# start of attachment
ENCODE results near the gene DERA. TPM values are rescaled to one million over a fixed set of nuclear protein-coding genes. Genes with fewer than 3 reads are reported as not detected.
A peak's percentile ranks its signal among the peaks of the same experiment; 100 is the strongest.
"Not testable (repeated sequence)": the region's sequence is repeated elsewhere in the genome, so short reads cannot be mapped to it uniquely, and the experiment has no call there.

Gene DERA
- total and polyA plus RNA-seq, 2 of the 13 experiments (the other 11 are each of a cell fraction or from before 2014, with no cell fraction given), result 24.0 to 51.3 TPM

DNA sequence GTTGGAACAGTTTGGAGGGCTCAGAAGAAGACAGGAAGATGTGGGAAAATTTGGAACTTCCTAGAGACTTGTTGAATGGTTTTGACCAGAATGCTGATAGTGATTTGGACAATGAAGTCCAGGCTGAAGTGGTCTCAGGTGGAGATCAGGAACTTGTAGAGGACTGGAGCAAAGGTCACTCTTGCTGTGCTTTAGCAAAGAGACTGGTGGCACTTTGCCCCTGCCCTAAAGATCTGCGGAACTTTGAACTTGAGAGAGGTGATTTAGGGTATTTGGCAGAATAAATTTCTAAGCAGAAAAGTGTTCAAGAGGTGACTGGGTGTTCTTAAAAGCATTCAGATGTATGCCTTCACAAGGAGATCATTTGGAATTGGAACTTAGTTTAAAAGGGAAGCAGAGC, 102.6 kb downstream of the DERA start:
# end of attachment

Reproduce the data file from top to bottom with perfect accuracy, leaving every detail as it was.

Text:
ENCODE results near the gene DERA. TPM values are rescaled to one million over a fixed set of nuclear protein-coding genes. Genes with fewer than 3 reads are reported as not detected.
A peak's percentile ranks its signal among the peaks of the same experiment; 100 is the strongest.
"Not testable (repeated sequence)": the region's sequence is repeated elsewhere in the genome, so short reads cannot be mapped to it uniquely, and the experiment has no call there.

Gene DERA
- total and polyA plus RNA-seq, 2 of the 13 experiments (the other 11 are each of a cell fraction or from before 2014, with no cell fraction given), result 24.0 to 51.3 TPM

DNA sequence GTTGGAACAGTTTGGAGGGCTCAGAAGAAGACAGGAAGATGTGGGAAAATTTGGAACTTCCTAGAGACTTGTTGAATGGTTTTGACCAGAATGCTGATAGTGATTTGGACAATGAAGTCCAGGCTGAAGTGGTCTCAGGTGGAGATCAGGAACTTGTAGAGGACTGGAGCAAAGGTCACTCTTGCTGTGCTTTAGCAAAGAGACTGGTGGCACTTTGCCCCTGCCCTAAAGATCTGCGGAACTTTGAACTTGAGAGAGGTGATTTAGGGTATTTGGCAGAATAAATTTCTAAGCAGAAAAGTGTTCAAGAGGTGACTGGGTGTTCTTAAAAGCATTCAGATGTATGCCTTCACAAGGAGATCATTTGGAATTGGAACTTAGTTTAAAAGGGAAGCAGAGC, 102.6 kb downstream of the DERA start: